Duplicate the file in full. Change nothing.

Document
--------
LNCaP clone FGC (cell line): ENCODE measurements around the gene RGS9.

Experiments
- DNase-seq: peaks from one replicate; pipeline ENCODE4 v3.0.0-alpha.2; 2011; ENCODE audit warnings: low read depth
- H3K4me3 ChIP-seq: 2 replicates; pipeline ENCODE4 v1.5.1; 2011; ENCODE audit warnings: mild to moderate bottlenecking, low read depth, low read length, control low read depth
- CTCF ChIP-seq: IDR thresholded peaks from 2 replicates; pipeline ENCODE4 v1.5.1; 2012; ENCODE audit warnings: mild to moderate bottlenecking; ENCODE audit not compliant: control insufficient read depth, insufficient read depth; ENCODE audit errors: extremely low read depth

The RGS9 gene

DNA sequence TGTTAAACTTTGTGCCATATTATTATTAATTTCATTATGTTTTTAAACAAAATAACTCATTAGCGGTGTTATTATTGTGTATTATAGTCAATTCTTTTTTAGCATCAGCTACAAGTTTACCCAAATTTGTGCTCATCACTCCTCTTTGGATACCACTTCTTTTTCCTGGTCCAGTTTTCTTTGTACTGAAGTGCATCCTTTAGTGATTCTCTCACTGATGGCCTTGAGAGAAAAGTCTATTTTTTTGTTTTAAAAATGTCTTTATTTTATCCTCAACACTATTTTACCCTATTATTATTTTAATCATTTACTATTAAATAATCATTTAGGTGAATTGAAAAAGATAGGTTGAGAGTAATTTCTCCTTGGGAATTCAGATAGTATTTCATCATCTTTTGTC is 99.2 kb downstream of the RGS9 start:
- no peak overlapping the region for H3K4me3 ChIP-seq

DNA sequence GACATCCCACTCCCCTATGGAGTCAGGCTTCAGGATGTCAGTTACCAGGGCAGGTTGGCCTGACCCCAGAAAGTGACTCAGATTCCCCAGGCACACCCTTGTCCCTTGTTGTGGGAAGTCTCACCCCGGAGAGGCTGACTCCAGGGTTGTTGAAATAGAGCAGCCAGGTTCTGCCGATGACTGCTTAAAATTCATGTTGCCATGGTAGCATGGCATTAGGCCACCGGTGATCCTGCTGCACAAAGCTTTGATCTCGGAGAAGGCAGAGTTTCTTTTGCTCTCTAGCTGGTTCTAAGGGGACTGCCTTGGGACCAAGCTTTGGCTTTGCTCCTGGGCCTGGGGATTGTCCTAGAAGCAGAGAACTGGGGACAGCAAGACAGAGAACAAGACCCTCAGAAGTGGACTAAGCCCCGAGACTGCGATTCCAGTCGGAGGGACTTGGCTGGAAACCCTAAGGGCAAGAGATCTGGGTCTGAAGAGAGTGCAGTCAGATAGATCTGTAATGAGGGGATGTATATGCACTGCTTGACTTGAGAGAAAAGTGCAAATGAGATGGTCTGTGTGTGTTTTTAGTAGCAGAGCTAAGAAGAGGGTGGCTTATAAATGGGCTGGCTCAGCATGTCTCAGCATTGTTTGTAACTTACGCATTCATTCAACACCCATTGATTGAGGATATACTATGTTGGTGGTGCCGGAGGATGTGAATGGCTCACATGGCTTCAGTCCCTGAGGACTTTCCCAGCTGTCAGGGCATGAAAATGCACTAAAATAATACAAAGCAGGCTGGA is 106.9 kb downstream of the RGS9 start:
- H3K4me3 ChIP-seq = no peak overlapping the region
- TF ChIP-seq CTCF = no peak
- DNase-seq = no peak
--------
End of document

LNCaP clone FGC (cell line): ENCODE measurements around the gene RGS9.

Experiments
- DNase-seq: peaks from one replicate; pipeline ENCODE4 v3.0.0-alpha.2; 2011; ENCODE audit warnings: low read depth
- H3K4me3 ChIP-seq: 2 replicates; pipeline ENCODE4 v1.5.1; 2011; ENCODE audit warnings: mild to moderate bottlenecking, low read depth, low read length, control low read depth
- CTCF ChIP-seq: IDR thresholded peaks from 2 replicates; pipeline ENCODE4 v1.5.1; 2012; ENCODE audit warnings: mild to moderate bottlenecking; ENCODE audit not compliant: control insufficient read depth, insufficient read depth; ENCODE audit errors: extremely low read depth

The RGS9 gene

DNA sequence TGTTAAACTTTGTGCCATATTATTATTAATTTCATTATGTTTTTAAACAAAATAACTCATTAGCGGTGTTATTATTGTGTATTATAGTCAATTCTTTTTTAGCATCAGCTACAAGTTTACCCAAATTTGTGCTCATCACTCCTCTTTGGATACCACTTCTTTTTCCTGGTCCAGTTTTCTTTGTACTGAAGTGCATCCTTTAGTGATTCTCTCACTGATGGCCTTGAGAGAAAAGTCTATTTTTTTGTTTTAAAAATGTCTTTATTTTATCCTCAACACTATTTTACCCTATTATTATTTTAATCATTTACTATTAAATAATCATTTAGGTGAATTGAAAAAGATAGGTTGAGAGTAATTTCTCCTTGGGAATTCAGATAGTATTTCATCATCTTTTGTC is 99.2 kb downstream of the RGS9 start:
- no peak overlapping the region for H3K4me3 ChIP-seq

DNA sequence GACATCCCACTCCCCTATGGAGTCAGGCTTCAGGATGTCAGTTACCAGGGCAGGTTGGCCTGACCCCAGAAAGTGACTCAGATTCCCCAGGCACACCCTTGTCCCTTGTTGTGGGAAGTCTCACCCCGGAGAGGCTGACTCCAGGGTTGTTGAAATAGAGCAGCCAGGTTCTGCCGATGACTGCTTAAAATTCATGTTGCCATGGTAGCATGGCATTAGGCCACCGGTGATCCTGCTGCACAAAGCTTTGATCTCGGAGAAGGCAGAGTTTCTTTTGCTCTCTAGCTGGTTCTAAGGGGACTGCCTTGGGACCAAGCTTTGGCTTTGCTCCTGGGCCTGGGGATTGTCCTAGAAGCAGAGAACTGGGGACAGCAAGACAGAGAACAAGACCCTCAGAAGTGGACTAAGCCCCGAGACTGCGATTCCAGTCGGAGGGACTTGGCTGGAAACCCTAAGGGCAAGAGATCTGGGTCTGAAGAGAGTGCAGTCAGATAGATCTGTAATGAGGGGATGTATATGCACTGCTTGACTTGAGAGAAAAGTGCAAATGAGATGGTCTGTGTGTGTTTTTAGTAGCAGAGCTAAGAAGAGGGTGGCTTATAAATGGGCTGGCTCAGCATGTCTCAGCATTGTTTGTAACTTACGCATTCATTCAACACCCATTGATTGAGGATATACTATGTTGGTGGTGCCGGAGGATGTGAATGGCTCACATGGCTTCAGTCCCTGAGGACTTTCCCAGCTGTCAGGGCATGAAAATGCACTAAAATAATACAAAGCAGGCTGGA is 106.9 kb downstream of the RGS9 start:
- H3K4me3 ChIP-seq = no peak overlapping the region
- TF ChIP-seq CTCF = no peak
- DNase-seq = no peak